Prepper Forum / Survivalist Forum banner

1 - 11 of 11 Posts

·
Registered
Joined
·
51 Posts
Discussion Starter #1
Hello All,

Looking for some ideas on how to build a raised bed frame. I want to ensure that I don’t use treated lumber where the chemicals can reach out into the garden. I also don’t want to use just regular pine as the wood will fail from rotting on the ground. I’ve entertained concrete blocks however again there’s fly ash and other chemicals that are mixed in in the production of concrete. I guess I’m looking for ideas or suggestions what you guys have done to ensure that your food stays organic and does not have contamination from man-made materials.

Before any replies question if I am a tree hugging hippie the answer to that question is no. I’m just ensuring that the food I produce is healthy and nutritious as possible. I have gardened in the past just planting on good old mother earth however due to living in a country where critters can eat your product or your produce I want to ensure that I protect that. So I will be putting in six raise beds this year and then putting chicken wire around it.

Thoughts.
 

·
Super Moderator
Joined
·
3,126 Posts
Cedar is rot resistant, but expensive. Locust works too, but hard to find. Guess you could find a sawmill and get some white oak. That stuff is harder than hell, but will eventually rot, too.
 

·
Registered
Joined
·
21,094 Posts
Hello All,

Looking for some ideas on how to build a raised bed frame. I want to ensure that I don't use treated lumber where the chemicals can reach out into the garden. I also don't want to use just regular pine as the wood will fail from rotting on the ground. I've entertained concrete blocks however again there's fly ash and other chemicals that are mixed in in the production of concrete. I guess I'm looking for ideas or suggestions what you guys have done to ensure that your food stays organic and does not have contamination from man-made materials.

Before any replies question if I am a tree hugging hippie the answer to that question is no. I'm just ensuring that the food I produce is healthy and nutritious as possible. I have gardened in the past just planting on good old mother earth however due to living in a country where critters can eat your product or your produce I want to ensure that I protect that. So I will be putting in six raise beds this year and then putting chicken wire around it.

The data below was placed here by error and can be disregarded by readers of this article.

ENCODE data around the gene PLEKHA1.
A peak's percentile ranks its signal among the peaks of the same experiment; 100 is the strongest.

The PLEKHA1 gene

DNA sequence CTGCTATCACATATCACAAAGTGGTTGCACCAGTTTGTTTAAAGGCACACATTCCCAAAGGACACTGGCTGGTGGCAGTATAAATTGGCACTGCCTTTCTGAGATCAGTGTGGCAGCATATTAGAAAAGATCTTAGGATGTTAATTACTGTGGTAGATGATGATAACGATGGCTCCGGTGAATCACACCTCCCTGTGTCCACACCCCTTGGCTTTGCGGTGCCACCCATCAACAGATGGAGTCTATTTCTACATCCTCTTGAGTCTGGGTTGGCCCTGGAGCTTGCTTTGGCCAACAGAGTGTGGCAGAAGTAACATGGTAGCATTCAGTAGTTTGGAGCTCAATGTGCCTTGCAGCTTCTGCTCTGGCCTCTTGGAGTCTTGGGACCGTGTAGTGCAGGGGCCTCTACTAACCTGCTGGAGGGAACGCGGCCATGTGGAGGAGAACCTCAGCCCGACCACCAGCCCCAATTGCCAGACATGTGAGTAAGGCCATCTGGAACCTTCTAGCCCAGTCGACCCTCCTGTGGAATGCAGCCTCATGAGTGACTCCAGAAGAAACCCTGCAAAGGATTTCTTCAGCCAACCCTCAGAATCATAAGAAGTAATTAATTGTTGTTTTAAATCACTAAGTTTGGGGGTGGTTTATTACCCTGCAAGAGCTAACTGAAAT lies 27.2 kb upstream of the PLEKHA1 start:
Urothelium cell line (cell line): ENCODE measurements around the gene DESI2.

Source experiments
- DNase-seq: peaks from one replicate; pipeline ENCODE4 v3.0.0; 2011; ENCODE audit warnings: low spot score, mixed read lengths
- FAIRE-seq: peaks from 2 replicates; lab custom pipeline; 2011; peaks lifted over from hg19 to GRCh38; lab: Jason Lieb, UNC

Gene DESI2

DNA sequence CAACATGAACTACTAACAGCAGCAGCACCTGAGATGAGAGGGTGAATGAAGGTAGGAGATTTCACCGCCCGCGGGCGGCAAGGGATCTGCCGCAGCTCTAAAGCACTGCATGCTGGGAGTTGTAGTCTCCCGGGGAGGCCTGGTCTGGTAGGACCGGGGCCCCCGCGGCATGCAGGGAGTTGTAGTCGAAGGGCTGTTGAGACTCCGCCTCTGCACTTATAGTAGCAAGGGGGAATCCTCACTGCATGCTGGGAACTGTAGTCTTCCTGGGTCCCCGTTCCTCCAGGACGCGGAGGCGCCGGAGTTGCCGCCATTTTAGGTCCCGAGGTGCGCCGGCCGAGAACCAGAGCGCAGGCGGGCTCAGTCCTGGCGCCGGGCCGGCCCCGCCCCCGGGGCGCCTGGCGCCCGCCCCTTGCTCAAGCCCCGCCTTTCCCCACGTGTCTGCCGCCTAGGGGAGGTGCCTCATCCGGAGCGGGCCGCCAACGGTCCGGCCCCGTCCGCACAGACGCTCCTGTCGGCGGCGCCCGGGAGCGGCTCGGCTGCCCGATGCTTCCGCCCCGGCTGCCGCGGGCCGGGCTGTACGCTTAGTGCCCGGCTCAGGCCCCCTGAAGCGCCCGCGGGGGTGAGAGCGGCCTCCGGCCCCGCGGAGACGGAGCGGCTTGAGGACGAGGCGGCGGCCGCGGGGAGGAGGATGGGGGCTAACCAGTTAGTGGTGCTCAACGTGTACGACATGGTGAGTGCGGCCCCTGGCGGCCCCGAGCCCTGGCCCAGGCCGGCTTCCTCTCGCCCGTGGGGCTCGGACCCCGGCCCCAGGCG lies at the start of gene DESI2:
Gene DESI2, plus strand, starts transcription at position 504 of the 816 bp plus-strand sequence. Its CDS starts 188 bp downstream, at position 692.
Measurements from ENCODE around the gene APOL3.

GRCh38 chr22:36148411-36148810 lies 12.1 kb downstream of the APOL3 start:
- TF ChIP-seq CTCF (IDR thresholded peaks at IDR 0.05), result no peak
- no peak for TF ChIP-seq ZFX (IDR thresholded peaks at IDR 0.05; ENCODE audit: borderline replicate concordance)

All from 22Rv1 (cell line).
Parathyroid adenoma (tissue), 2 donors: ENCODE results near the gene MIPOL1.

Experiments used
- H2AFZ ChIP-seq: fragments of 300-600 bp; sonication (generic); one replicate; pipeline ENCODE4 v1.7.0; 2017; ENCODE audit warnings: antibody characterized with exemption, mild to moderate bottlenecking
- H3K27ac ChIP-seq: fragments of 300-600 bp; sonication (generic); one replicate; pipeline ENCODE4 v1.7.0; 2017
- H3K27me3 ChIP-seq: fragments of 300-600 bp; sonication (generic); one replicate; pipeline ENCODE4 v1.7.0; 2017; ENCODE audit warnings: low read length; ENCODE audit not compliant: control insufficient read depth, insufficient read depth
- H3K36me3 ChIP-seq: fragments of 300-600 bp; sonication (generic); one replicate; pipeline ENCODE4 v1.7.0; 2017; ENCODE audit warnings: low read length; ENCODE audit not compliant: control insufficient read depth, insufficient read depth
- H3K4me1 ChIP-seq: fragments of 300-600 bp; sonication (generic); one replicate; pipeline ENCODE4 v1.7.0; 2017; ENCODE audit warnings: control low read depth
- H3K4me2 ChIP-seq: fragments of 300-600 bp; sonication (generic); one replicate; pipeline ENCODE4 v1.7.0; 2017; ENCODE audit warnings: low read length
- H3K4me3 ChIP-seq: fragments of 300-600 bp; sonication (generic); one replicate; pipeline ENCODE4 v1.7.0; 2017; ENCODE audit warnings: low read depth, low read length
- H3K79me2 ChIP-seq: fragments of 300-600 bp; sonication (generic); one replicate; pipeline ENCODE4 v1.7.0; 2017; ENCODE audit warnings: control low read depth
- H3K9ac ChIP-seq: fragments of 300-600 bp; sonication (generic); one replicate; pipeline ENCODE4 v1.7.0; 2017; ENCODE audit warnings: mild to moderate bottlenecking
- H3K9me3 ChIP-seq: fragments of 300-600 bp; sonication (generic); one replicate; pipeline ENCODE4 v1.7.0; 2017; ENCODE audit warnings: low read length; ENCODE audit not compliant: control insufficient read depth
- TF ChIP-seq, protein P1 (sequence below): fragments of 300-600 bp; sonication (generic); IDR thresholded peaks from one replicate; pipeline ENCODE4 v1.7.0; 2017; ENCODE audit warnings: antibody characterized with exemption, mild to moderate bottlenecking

Thoughts.
We have raised beds for vegetable gardening that are

Galvanized Metal Stock Tanks--Some are nearing 10 years old now and no sign of rust or break down. Advantage is that they are higher off the ground so less bending over and tougher for varmints to get into.

Raised 6x6 Treated Lumber Beds--2 large beds and I have no concerns about the pressure treatment leaching into my garden veggies. I built these beds in 2012 and no signs of rot. Sun and water worn but no rot.

Raised 2x12 untreated lumber beds, 2' high-3 medium sized beds that I built last year and the verdict is out as to how long they will last.

Regardless, don't buy into the myth that Pressure Treated Lumber will kill you if your raised beds are surrounded by PT Lumber. Now if you eat 2000 lbs of pressure treated lumber in one sitting, I suspect it will hurt you but as borders for your garden, you're fine.
 

·
Registered
Staying alive
Joined
·
478 Posts
I wouldn't worry about anything leaching into your garden. Some people use railroad ties to make them without any problems. PT wood or whatever you may have laying around will be just fine.
 
  • Like
Reactions: Slippy